The name of the genus Strelitzia, to which this plant belongs, was given in honour of Queen Charlotte of Mecklenburg-Strelitz, wife of George III of England, who died in 1818, to whom another plant of the same genus, of smaller size, was dedicated. Also native to South Africa is the Strelitzia reginae (Bird of Paradise).
A herbaceous plant of arboreal bearing, with multiple stems, produced by tillering, which can reach up to 10m. in height forming lignified trunks and wrapped by the leaf sheaths. The leaves have a petiole of 2m and a blade of 1m which are intact at the beginning but become shredded with age. The flowers are completely white and have bright blue petal-shaped petals wrapped in a dark reddish spathe with a horizontal shape; the position of the sexual organs of their flowers is an adaptation to ensure zoophilic pollination (by means of a bird. The fruit is a woody capsule, splitting into three lobes to reveal black seeds which are round and solid.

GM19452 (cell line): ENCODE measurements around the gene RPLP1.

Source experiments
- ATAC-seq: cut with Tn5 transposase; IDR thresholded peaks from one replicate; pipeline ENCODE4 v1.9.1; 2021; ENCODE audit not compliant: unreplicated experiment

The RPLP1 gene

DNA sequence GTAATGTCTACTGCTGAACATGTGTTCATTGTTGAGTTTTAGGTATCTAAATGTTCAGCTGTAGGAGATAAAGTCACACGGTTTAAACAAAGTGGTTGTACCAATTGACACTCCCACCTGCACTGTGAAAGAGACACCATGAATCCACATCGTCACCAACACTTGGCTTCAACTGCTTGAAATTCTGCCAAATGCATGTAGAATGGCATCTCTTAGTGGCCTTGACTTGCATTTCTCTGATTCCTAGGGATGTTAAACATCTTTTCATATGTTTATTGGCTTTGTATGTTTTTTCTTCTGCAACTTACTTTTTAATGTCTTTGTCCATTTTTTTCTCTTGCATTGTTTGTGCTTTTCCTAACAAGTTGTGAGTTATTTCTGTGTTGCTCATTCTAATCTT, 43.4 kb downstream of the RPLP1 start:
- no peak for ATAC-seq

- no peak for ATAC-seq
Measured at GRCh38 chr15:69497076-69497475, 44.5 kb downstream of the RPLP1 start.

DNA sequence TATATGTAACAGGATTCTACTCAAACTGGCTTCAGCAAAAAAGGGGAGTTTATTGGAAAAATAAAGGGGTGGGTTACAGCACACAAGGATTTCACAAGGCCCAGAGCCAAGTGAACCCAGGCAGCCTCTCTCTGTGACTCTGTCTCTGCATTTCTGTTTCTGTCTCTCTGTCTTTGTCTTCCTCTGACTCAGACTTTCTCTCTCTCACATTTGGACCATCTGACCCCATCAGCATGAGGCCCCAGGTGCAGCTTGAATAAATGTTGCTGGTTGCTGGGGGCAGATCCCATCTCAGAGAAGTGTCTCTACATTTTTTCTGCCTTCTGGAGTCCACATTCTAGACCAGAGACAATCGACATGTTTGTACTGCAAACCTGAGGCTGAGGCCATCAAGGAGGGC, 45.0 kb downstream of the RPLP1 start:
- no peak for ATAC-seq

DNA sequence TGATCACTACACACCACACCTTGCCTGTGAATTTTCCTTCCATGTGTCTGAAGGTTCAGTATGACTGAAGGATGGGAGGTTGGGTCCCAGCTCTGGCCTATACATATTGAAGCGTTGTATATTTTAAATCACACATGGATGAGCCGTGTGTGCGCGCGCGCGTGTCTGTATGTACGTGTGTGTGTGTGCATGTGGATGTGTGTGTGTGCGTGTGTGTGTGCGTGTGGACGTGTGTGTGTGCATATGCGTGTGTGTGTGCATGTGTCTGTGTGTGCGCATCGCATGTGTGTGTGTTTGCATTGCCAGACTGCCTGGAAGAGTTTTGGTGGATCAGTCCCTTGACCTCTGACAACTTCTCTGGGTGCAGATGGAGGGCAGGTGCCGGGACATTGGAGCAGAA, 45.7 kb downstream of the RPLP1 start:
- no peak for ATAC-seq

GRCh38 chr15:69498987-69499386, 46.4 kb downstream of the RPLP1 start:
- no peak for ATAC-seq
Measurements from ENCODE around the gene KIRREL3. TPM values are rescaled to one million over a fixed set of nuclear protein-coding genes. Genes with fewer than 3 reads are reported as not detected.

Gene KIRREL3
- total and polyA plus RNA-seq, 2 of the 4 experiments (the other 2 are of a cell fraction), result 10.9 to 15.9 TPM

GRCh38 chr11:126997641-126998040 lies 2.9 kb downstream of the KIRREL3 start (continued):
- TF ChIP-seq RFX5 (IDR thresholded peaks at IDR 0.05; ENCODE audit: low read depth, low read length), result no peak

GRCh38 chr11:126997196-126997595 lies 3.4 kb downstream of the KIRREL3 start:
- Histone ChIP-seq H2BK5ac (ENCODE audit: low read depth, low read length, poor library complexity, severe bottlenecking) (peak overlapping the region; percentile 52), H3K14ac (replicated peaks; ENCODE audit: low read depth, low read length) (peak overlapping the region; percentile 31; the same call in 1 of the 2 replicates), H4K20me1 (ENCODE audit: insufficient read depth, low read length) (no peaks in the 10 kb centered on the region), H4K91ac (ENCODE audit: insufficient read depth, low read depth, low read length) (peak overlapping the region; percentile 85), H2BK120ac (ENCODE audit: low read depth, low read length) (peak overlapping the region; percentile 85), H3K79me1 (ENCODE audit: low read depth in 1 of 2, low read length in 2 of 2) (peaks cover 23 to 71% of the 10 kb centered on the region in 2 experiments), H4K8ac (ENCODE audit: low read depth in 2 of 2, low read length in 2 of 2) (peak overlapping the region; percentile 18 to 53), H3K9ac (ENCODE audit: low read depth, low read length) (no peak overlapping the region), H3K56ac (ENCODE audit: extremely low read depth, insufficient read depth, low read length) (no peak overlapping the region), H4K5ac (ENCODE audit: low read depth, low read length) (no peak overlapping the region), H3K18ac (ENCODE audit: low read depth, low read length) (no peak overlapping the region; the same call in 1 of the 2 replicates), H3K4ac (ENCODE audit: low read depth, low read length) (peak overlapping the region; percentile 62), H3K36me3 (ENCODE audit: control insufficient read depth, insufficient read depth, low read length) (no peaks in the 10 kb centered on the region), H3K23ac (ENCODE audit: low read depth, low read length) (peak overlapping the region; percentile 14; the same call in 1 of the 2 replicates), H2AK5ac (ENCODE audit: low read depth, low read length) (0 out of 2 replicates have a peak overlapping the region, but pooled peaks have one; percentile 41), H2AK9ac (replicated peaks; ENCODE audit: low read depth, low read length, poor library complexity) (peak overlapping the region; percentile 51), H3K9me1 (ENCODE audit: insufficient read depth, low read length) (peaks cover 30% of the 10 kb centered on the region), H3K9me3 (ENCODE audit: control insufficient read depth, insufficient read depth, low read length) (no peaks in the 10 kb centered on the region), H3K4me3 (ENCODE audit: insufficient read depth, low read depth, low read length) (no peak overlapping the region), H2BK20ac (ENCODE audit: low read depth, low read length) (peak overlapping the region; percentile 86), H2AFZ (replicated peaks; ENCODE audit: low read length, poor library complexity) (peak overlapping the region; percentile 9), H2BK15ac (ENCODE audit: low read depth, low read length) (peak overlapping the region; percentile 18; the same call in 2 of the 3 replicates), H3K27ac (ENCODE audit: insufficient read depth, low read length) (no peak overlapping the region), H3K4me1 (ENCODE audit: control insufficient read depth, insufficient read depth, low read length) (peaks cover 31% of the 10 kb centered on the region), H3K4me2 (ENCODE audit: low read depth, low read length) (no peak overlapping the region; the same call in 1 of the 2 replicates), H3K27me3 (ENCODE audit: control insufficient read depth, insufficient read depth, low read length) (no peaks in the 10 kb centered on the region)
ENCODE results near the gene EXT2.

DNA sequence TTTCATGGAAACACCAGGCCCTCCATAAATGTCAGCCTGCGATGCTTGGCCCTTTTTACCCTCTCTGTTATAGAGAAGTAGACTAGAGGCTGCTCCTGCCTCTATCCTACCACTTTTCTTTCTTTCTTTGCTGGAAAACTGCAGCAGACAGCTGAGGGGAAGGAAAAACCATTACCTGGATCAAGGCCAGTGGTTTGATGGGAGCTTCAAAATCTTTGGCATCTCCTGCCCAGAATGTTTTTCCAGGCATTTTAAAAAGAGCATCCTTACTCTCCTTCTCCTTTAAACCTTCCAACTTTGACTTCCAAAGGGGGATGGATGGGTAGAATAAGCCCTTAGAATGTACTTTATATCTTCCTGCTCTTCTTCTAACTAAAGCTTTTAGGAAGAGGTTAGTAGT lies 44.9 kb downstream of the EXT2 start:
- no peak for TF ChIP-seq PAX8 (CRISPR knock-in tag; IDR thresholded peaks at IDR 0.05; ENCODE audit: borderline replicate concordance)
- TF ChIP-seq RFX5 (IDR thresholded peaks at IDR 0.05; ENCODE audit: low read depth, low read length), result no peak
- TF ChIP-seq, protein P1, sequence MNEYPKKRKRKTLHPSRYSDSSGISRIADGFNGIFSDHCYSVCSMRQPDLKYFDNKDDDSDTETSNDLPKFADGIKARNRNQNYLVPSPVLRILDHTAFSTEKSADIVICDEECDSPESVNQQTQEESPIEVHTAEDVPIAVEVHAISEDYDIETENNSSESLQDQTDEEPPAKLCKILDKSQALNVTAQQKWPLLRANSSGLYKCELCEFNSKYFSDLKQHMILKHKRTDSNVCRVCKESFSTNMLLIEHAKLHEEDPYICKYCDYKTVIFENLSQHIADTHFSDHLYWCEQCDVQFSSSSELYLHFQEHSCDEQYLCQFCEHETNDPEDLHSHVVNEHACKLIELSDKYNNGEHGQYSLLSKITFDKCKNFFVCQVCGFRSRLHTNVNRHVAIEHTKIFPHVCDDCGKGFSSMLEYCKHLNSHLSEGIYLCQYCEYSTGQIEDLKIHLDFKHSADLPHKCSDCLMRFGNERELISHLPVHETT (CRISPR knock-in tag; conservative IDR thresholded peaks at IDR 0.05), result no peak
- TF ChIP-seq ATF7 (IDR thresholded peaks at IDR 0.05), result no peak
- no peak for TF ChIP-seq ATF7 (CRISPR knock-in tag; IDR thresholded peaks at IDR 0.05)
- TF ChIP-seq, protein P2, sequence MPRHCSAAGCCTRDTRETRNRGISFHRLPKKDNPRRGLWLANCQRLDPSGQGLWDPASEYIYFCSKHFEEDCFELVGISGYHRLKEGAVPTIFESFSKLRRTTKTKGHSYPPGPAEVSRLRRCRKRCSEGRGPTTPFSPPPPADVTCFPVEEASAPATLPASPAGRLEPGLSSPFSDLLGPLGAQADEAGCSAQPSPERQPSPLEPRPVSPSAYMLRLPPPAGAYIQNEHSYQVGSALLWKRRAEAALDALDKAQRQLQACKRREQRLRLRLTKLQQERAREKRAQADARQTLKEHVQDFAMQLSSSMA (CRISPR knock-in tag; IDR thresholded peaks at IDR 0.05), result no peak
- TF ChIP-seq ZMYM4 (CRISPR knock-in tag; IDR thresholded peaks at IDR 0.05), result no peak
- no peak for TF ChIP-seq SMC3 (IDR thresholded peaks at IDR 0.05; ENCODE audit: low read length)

In pollination, a small bird called the bird of the sun intervenes, which perches to get the nectar and pollen which impregnate the breast feathers, transporting it to another flower.
Furthermore, some very similar genera belong to this family, with edible fruits, such as banana trees (Musa paradisiaca).
The best examples feature in Cadiz and can be seen in Genoves Park, Plaza de España, Alameda de Apodaca, and Paseo de Canalejas.